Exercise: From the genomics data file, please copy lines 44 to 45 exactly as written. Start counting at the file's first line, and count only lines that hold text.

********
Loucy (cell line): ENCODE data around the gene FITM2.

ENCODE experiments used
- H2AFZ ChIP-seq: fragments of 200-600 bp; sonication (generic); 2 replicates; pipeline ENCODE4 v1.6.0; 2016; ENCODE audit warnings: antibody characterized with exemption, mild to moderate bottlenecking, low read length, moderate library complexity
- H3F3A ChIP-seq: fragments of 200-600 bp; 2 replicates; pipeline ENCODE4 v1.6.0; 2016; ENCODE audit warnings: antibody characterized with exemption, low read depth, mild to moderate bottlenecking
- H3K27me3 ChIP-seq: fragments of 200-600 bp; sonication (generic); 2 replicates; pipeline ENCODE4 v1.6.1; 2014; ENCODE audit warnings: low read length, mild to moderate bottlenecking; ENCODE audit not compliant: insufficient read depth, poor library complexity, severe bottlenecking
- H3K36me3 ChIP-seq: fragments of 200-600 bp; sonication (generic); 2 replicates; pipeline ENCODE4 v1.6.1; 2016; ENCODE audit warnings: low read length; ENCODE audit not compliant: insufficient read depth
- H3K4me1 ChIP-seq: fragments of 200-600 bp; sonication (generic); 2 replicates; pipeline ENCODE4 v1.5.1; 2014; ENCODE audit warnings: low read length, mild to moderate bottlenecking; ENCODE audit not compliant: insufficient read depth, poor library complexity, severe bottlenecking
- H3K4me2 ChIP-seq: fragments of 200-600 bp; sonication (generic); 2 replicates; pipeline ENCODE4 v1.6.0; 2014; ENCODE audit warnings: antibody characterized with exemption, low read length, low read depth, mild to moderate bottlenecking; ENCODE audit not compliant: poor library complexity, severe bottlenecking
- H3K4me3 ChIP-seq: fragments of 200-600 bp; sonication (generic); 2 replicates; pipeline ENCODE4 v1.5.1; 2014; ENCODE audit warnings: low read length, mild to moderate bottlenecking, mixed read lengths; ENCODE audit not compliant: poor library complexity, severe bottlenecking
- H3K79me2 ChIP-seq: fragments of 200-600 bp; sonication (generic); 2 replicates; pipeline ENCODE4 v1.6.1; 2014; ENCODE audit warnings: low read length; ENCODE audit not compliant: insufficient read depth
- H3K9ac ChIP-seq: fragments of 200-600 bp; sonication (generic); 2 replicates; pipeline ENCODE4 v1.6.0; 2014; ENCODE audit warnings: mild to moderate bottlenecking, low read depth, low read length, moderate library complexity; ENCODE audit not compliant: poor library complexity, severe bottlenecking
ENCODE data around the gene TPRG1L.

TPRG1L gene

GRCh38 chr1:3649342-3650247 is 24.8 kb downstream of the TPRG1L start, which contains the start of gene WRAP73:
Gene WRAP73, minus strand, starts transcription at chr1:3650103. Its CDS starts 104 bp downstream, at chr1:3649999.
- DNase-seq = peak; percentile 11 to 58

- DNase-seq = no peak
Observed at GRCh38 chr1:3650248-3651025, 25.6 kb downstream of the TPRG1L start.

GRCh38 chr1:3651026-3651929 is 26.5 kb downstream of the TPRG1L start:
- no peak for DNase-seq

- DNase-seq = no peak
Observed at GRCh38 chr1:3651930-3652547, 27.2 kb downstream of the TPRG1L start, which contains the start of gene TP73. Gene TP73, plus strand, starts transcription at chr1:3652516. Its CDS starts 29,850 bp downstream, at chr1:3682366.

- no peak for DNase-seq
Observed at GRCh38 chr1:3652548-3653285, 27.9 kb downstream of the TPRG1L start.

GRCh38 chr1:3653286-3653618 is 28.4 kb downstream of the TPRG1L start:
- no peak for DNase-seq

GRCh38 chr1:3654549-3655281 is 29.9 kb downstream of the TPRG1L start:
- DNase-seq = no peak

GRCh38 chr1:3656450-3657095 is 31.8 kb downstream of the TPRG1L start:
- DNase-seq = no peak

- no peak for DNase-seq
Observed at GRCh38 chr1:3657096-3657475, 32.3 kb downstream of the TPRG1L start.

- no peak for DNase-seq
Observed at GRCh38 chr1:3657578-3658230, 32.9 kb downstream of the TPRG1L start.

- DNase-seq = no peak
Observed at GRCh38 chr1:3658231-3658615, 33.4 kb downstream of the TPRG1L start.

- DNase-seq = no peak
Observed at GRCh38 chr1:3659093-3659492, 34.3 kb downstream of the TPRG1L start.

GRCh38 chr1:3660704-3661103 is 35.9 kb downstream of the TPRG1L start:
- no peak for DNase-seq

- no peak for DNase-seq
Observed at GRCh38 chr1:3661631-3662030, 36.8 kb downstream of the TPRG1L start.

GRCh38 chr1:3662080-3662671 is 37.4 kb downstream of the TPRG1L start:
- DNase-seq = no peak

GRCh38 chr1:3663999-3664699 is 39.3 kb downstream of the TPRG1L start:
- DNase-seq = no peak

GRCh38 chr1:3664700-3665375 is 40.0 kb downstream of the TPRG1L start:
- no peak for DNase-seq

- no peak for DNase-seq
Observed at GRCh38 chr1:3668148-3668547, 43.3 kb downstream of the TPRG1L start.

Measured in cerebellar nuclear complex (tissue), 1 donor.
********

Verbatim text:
- DNase-seq = no peak

GRCh38 chr1:3663999-3664699 is 39.3 kb downstream of the TPRG1L start: